The Manquehue Apostolic Movement

K asks: “Can you please tell me if the Manquehue Movement (began in Chile, lectio divina, communities) is an acceptable Catholic movement?  I am looking at a highschool for my children, where the Benedictine monks promote this.  Thank you so much!”

We should all be so fortunate to have a high school in our area that is affiliated with the Manquehue Movement!

This is a beautiful lay Catholic movement that began in Santiago, Chili on the Feast of Pentecost in 1977. In his own words, founder Jose Manual Equiguren says he was 25 years-old and was going through an “existential crisis” in his life when a Benedictine monk “handed me the Sacred Scriptures and taught me to read them in such a way that it seemed as though Jesus Christ himself was revealing himself to me, risen and alive, shedding light on my life and filling it with meaning.”

What the monk taught him is a simple but powerful method of praying/reflecting on Scripture. (See http://www.ccel.org/info/lectio.htm )

Not long after this, Equiguren was put in charge of a Confirmation class in his old school. He decided to teach his students what the monk had taught him. Their response was remarkable, he says. “We soon became filled with ideals. We wanted to do things, change the world. We became friends, very good friends. We decided to organise ourselves and we called ourselves the Manquehue Apostolic Movement after the school we all belonged to, Manquehue School.”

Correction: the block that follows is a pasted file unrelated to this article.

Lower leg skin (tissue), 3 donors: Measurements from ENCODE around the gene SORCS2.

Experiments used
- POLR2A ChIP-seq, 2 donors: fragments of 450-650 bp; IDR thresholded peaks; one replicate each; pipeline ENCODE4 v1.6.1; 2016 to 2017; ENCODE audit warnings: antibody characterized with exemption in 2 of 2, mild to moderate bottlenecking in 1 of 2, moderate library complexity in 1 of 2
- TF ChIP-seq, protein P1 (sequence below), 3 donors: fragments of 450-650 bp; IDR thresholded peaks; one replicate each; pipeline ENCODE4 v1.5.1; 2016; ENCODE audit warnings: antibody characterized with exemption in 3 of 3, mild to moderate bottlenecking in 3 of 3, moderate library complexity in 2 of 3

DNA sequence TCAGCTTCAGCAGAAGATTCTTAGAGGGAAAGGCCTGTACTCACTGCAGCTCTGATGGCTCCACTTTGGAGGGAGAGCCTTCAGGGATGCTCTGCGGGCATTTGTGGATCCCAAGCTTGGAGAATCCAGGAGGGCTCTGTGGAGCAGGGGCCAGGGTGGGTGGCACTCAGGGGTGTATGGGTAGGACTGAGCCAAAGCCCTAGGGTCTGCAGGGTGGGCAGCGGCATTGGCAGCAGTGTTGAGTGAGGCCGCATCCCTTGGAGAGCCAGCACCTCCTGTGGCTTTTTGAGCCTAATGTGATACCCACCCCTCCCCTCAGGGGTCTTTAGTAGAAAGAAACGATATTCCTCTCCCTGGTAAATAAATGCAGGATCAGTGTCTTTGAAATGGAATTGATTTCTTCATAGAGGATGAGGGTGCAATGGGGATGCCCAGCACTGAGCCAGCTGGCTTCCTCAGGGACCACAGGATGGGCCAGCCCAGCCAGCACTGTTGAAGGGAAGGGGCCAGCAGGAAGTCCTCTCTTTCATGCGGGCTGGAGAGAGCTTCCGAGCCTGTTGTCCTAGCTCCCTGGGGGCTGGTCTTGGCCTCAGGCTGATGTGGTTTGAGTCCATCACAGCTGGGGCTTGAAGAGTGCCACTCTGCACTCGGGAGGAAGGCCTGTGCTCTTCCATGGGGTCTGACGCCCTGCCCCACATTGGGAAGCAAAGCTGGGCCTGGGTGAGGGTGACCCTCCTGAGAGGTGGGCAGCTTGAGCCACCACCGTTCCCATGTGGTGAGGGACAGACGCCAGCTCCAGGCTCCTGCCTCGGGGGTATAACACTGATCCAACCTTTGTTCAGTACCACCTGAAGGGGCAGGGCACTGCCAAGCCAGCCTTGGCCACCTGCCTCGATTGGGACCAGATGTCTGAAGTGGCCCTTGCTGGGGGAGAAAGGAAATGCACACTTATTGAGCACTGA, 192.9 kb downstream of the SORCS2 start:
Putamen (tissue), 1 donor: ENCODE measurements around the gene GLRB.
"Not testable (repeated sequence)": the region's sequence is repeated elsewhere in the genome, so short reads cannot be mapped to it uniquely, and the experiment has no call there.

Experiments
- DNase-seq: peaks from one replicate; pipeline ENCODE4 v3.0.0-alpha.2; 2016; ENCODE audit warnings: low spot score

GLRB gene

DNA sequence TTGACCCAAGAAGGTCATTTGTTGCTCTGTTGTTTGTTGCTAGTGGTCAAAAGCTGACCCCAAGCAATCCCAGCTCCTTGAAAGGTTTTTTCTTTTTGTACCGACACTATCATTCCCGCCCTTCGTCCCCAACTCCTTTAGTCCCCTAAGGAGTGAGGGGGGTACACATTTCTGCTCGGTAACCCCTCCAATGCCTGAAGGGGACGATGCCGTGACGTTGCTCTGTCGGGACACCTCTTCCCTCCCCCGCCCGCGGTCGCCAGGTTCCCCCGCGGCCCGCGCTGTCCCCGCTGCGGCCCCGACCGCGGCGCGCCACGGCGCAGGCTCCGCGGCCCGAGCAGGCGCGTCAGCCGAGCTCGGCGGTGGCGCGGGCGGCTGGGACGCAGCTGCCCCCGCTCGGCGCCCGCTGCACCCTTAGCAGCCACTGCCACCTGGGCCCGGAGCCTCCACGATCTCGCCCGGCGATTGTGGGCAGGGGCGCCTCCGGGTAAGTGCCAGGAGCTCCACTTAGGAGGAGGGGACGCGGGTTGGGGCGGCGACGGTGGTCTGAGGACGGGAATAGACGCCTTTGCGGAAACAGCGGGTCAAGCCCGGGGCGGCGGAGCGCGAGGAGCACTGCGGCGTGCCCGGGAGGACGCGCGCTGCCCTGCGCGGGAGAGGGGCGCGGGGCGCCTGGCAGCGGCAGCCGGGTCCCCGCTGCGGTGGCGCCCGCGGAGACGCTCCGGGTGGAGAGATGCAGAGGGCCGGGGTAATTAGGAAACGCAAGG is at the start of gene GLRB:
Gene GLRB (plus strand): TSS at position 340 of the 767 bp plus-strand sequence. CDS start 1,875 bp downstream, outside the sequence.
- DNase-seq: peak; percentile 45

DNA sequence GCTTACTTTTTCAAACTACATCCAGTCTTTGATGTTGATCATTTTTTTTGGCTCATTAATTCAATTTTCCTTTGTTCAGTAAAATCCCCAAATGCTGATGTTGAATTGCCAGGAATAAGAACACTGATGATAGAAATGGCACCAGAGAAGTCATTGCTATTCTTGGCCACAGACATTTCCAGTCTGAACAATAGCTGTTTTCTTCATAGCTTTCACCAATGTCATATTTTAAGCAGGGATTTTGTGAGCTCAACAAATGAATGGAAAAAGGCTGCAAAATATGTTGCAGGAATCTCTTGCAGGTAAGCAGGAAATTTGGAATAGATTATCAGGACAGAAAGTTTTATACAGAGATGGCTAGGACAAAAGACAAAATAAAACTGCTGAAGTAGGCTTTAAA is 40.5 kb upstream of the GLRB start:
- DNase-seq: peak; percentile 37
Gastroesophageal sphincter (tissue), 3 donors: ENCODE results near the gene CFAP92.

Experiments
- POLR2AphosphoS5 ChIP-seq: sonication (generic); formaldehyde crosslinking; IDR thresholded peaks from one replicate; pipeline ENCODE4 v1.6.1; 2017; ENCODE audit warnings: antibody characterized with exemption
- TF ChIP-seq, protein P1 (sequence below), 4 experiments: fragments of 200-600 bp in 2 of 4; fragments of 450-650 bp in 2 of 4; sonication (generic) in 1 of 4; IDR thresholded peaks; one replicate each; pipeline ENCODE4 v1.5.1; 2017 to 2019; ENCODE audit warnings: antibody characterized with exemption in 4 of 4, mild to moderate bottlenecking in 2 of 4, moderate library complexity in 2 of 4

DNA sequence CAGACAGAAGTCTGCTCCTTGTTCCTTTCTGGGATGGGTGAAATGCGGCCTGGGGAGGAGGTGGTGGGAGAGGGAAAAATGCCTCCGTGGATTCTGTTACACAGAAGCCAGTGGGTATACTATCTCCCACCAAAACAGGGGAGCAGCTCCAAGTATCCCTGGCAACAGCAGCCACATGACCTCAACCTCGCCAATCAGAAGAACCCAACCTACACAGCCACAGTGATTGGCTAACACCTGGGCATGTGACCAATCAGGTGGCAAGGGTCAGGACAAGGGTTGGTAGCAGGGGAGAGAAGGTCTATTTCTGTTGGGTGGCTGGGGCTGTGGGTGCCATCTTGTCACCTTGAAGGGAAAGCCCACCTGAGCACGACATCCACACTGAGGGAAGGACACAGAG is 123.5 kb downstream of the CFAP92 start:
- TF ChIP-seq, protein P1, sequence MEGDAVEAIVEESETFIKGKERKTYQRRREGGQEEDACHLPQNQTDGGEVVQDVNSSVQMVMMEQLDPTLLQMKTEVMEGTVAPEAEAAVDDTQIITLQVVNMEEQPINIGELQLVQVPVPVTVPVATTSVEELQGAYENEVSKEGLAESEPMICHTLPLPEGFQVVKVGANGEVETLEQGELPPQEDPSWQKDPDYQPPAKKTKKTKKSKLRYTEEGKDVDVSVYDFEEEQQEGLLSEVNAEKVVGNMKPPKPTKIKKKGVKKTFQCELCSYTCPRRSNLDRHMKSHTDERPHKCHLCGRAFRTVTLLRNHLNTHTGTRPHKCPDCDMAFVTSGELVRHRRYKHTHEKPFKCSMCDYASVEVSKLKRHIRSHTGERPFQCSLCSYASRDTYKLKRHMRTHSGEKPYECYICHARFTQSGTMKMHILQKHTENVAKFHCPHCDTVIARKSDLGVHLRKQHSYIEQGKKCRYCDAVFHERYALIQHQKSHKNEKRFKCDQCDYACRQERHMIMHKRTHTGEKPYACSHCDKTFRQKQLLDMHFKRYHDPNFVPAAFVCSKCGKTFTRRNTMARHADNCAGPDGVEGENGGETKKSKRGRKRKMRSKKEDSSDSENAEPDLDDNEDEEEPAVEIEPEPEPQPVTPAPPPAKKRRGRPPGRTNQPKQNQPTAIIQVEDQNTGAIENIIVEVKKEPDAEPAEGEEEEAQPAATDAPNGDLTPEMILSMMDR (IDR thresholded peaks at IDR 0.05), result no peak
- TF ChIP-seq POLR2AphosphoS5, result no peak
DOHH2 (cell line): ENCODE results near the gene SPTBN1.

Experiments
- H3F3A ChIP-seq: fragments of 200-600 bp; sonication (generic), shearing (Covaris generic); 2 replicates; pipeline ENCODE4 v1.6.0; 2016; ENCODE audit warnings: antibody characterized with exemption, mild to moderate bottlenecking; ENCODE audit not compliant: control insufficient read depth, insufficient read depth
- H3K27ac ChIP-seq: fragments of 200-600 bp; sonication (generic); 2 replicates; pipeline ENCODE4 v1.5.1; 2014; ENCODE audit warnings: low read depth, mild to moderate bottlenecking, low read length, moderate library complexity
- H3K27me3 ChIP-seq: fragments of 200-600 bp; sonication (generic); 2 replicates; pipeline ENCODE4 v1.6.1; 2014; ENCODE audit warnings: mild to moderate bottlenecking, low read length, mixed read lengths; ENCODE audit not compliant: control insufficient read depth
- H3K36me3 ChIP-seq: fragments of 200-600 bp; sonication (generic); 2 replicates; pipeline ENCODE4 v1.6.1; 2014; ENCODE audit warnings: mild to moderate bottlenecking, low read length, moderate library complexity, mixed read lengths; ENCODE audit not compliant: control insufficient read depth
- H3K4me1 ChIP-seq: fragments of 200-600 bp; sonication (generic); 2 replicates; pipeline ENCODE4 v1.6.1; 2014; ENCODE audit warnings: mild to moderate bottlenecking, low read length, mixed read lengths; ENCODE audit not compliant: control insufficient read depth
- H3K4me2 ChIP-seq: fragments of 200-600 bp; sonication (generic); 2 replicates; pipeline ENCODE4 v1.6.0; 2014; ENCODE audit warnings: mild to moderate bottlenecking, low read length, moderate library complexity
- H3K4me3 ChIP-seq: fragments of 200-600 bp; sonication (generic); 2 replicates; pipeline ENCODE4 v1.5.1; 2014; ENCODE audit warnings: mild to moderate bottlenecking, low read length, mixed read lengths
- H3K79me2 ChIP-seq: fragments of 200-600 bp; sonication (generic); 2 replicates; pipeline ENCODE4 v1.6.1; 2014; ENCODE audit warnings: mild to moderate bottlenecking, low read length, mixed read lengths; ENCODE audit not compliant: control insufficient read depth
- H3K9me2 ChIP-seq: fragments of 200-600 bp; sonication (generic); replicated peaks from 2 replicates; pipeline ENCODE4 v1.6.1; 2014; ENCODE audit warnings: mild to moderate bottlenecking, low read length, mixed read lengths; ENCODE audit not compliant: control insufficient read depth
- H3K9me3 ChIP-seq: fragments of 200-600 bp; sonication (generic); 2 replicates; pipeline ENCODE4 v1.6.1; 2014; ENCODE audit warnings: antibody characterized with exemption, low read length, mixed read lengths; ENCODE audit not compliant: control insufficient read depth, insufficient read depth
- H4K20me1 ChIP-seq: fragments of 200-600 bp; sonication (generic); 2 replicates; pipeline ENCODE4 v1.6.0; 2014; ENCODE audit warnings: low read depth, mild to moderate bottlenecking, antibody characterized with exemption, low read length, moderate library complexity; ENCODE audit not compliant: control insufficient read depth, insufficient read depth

Manquehue (pronounced Man-kay-way) is the name of a nearby mountain and means “place of condors” in the native Indian language.

Eventually, Equiguren and his companions began to incorporate the Benedictine Rule into their lifestyle, becoming a thriving new apostolic movement of lay people who work and pray together.

The Movement is very involved in education in Chile where adults tutor youth on how to establish a personal relationship with Jesus Christ through Scripture, daily prayer and the Sacraments, and to fully embrace their baptismal call to set the world on fire.

Because this is primarily a Benedictine spirituality, many schools run by Benedictines throughout the world introduce their students to the Manquehue Movement. In some cases, schools bring in Chilean members of the Movement to spend time in their schools and help students grow in their faith.

As for recognition by Rome, Equiguren has been received by the Pontifical Council for the Laity which indicates that some official status is probably in the works.

Congratulations, K! Looks like you found a great high school for your children!

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